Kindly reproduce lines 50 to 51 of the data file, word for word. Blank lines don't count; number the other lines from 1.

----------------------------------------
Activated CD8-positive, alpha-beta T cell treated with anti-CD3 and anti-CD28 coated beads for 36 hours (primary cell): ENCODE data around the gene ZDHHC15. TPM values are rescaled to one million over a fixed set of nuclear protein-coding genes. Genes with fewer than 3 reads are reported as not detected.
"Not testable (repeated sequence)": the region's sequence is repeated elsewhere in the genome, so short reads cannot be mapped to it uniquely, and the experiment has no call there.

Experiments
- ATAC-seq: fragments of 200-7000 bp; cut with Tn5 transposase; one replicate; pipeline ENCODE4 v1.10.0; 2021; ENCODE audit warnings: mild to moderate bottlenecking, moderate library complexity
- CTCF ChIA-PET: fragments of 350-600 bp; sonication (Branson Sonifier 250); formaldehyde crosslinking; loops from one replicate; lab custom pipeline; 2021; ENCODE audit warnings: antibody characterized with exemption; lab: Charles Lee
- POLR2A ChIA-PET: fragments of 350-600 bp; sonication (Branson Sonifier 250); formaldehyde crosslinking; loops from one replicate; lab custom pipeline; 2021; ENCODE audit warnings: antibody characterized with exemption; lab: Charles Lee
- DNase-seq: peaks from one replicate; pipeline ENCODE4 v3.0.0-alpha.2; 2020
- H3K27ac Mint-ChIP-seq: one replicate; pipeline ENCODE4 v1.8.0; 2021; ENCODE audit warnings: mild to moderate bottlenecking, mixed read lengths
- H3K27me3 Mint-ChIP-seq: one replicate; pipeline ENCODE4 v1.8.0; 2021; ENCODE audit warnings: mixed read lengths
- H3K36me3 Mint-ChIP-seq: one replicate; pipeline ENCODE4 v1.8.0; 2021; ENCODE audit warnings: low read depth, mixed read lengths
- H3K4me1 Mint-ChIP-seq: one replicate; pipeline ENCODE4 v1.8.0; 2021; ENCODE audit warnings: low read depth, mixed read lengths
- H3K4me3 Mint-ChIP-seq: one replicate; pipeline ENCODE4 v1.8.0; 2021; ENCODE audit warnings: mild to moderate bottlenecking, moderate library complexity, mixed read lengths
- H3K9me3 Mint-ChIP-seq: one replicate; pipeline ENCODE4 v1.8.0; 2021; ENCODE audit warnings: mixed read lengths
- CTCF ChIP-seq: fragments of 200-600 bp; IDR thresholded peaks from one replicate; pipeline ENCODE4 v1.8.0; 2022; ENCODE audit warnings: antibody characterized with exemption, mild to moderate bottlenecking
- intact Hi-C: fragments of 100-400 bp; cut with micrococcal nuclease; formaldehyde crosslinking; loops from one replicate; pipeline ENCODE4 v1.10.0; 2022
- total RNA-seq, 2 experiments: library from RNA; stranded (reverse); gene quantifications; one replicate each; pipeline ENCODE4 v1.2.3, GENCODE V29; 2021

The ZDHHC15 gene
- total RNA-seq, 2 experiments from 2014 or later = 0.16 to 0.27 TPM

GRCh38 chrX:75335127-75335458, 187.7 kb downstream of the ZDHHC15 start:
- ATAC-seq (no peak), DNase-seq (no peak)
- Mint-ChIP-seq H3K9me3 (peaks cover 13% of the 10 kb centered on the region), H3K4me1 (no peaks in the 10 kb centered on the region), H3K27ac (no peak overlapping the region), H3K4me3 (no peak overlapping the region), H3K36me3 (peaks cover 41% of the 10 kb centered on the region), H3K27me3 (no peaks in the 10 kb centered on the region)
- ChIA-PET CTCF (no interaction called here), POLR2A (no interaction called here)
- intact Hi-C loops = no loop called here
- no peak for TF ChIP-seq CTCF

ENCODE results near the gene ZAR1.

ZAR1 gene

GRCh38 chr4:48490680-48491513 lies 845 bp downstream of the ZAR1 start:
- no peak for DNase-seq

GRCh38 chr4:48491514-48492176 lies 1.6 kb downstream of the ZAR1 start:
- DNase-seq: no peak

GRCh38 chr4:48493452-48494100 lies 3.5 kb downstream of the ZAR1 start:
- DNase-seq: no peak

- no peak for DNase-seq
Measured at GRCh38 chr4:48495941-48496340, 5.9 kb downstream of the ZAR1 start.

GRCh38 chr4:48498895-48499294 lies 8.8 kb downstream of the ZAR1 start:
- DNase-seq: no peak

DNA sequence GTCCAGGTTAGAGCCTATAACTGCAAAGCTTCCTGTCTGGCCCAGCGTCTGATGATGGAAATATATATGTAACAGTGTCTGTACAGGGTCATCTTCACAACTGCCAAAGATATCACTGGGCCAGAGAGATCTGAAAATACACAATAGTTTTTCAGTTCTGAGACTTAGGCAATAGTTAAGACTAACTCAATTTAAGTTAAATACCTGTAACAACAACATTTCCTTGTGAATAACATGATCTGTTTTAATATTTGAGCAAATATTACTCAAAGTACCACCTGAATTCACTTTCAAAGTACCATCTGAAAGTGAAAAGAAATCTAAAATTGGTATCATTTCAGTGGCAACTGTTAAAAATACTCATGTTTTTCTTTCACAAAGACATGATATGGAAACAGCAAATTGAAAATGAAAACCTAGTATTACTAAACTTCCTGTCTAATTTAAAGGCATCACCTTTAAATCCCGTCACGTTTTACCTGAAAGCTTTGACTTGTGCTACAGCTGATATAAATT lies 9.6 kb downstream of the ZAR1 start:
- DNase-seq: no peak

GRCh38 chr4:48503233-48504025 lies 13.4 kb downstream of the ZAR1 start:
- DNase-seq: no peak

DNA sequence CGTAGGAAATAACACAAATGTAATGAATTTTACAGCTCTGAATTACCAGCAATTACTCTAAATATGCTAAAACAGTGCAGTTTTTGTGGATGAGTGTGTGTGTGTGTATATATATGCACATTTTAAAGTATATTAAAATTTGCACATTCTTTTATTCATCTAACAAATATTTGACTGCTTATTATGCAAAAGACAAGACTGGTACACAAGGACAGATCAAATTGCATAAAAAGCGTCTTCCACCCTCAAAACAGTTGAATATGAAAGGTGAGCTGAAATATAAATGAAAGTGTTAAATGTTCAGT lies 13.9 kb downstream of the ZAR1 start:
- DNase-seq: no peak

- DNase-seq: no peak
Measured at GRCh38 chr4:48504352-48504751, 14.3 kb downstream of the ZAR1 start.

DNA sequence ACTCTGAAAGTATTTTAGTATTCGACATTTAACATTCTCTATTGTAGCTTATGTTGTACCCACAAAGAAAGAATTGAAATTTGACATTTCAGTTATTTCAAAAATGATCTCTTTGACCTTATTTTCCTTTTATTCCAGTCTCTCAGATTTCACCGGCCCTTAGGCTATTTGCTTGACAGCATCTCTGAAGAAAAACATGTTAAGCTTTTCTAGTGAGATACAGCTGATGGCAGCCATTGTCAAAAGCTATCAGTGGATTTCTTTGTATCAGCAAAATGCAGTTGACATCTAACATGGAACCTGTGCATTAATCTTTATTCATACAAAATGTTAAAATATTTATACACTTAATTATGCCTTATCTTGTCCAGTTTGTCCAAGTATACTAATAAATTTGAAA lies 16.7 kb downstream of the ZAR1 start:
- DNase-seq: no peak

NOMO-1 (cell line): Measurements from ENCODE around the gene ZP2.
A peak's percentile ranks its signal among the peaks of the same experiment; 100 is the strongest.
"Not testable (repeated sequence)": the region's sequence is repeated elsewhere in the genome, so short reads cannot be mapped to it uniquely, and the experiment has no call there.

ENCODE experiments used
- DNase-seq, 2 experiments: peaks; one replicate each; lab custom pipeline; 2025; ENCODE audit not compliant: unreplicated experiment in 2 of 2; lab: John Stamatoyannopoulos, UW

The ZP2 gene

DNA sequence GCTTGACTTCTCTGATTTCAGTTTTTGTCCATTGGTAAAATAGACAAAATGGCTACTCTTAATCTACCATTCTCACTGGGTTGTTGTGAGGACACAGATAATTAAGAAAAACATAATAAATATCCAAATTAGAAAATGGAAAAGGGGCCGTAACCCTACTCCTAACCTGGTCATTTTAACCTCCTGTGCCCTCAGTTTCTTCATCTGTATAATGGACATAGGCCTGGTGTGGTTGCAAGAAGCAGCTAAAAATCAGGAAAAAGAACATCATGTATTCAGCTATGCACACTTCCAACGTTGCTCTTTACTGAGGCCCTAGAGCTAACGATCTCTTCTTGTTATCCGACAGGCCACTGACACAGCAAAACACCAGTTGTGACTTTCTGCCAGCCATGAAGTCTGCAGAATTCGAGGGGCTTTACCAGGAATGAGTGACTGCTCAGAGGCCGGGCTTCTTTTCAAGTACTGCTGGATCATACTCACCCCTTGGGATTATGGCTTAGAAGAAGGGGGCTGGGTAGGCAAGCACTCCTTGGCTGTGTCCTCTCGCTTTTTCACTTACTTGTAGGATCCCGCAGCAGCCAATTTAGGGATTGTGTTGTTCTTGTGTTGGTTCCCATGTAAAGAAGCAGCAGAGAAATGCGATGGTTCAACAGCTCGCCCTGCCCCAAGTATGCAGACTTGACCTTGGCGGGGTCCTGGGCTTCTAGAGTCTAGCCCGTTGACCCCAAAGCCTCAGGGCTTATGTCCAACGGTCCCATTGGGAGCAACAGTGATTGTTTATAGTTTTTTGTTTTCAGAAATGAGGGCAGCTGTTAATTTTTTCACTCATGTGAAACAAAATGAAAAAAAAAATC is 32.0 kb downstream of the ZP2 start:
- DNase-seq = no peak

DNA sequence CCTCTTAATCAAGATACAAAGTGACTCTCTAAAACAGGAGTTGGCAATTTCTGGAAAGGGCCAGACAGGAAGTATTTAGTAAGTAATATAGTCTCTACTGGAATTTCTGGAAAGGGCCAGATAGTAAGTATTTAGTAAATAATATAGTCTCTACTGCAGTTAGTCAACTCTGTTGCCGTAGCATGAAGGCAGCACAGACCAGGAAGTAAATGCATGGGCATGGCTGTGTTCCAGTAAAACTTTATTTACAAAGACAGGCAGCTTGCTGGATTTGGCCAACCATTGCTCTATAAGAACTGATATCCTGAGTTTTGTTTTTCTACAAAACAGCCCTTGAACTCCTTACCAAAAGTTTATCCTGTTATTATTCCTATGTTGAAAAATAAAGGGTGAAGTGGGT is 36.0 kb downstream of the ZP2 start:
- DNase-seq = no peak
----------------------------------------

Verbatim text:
ENCODE experiments used
- DNase-seq, 2 experiments: peaks; one replicate each; lab custom pipeline; 2025; ENCODE audit not compliant: unreplicated experiment in 2 of 2; lab: John Stamatoyannopoulos, UW